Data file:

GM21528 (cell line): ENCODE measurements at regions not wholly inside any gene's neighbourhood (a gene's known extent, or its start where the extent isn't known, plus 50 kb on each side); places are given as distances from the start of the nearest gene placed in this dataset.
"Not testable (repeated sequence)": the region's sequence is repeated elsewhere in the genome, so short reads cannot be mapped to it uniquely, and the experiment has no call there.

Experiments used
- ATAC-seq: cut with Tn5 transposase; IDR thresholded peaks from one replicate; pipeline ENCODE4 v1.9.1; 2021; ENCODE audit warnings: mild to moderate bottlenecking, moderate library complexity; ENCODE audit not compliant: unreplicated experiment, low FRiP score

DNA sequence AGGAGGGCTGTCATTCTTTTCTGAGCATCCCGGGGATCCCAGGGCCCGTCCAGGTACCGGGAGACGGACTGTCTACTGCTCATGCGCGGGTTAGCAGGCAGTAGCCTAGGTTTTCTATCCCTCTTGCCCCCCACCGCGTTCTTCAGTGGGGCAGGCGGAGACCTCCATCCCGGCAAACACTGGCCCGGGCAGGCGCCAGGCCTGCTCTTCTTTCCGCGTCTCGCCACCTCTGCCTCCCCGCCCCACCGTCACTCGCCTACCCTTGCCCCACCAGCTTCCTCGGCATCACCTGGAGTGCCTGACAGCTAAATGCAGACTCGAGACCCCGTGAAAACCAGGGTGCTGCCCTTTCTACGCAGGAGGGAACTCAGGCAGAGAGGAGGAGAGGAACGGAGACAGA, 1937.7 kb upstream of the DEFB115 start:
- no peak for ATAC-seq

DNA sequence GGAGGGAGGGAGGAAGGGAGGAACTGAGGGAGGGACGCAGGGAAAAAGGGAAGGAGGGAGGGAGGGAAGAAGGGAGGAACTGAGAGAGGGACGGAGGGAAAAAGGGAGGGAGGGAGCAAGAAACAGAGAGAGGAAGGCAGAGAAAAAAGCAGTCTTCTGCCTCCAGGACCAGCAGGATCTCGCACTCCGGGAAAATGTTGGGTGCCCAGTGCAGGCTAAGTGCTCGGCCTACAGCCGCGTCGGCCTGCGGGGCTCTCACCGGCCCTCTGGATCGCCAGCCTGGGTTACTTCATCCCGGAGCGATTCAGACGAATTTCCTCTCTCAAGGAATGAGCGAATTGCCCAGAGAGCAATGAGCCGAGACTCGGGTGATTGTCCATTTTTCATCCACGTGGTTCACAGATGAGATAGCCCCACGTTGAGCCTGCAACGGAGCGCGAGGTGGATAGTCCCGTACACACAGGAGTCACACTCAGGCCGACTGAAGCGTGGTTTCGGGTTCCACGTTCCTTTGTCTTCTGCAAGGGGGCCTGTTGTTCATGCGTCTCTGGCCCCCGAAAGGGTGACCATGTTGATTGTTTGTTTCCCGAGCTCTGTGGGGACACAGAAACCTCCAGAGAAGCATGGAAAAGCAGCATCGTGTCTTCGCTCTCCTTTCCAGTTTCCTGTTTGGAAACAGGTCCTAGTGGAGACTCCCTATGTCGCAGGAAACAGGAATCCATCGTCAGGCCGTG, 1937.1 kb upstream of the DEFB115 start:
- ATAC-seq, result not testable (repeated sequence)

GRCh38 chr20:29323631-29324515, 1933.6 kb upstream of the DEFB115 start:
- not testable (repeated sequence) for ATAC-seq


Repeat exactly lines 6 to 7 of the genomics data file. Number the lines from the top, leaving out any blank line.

- no peak for ATAC-seq

DNA sequence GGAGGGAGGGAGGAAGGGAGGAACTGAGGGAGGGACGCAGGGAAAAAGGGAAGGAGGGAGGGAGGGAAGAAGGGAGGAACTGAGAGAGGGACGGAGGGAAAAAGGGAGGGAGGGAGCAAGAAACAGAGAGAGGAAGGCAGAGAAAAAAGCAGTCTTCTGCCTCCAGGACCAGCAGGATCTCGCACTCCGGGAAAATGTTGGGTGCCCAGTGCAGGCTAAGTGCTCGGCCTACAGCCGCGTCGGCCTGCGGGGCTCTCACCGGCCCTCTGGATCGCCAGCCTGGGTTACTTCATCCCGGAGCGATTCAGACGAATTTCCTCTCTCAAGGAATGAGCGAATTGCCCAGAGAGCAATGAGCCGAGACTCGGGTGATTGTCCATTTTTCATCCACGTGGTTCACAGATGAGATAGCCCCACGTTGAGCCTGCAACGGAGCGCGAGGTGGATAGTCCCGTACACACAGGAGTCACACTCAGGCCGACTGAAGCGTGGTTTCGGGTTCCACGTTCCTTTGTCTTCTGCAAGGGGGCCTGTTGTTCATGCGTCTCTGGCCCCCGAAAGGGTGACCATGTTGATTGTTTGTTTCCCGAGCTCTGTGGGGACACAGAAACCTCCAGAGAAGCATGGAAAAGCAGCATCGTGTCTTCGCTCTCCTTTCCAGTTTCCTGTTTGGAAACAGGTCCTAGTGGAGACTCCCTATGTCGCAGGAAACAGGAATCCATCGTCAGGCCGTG, 1937.1 kb upstream of the DEFB115 start: